EL further described how she was diagnosed HIV-positive in 2015 after a de facto compulsory HIV test at an antenatal visit. She already had two children and was pregnant with her third. She had heard about HIV but did not know much about it. EL said that the healthcare workers provided a lot of assistance, giving her accurate information about HIV, including the importance of adhering to her antiretroviral treatment (ARVs).
EL said that she generally enjoyed life in her village, although at times she was subject to stigma and discrimination:
“When I went to fetch water at the community borehole, people would laugh at me, and whenever I wanted to participate in community work, you would find pockets of community members talking ill about me. Some people used to insult me, calling me names. But I persevered because my relatives, including the Village Headman himself, gave me support and always stood by my side.”
Members of EL’s family also faced discrimination. “Due to lack of information, a lot of people thought HIV was hereditary and because I was diagnosed HIV-positive, this meant that all my family members had HIV, and they were discriminated against,” EL said.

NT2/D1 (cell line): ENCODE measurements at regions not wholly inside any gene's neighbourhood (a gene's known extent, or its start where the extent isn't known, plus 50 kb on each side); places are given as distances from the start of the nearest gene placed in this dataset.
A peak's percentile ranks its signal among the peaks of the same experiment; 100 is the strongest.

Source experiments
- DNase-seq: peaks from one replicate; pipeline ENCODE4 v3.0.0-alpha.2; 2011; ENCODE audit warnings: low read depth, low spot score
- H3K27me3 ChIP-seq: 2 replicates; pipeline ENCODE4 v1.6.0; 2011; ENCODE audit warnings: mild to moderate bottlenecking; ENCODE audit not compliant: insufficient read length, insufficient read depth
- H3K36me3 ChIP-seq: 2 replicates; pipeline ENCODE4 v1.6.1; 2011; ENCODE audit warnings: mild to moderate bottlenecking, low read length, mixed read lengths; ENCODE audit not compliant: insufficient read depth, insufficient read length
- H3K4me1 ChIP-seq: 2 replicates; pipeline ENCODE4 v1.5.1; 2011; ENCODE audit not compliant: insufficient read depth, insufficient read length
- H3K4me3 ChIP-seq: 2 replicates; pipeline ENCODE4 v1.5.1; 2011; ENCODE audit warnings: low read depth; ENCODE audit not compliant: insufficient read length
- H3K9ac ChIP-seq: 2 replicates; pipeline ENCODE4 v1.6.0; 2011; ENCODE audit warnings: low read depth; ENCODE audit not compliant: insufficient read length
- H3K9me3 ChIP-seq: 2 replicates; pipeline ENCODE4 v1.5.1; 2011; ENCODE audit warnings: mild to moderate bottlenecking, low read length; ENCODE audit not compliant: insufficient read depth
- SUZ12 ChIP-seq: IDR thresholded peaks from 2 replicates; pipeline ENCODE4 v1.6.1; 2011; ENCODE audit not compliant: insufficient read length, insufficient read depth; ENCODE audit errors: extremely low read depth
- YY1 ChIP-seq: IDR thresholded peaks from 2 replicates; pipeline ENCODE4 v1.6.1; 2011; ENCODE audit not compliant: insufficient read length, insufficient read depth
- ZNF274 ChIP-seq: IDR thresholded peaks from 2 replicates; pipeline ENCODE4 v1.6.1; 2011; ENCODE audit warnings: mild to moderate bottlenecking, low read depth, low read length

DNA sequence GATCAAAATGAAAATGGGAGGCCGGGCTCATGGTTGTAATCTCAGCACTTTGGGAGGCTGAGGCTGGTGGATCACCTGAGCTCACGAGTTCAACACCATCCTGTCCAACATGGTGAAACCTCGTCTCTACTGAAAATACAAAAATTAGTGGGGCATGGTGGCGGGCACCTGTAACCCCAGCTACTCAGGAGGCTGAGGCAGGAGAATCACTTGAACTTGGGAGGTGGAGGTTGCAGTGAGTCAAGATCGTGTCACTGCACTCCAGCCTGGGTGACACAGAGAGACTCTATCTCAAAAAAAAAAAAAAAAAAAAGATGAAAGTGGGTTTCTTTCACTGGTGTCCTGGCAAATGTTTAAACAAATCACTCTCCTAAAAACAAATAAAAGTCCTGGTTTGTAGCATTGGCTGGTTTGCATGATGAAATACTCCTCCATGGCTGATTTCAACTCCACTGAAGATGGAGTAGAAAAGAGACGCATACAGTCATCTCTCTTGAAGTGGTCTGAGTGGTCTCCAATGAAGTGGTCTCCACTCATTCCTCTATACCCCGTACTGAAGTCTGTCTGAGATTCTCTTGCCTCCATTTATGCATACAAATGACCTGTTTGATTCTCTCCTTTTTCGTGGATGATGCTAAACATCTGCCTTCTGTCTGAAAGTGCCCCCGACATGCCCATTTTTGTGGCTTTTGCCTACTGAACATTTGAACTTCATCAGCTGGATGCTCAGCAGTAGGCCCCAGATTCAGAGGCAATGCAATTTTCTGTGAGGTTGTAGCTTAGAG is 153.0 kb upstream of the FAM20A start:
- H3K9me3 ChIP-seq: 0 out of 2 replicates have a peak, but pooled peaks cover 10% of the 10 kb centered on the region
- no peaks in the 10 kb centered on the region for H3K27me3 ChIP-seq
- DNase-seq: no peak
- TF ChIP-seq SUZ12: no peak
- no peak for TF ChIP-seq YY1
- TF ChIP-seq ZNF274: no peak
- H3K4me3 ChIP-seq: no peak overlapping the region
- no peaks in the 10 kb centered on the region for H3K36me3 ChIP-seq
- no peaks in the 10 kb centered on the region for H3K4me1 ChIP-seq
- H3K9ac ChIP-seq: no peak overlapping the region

EL wonders if more could have been done to help her fight stigma. In particular, EL gained a lot of knowledge about HIV from the counselling she got when diagnosed, but perhaps she could have been better equipped with information to share with people in her community:
“A lot of people don’t know that if you adhere to ARVs, you reduce the risk of transmitting HIV to others. This information needs to be passed on to many people. There are also other issues to do with ARVs. A lot of people don’t have adequate information on the effects of ARVs and at the end of the day, they start pointing fingers at each other, giving people room to start speculating about issues to do with witchcraft.”
EL’s prosecution had repercussions for her whole village. One woman from the community explained: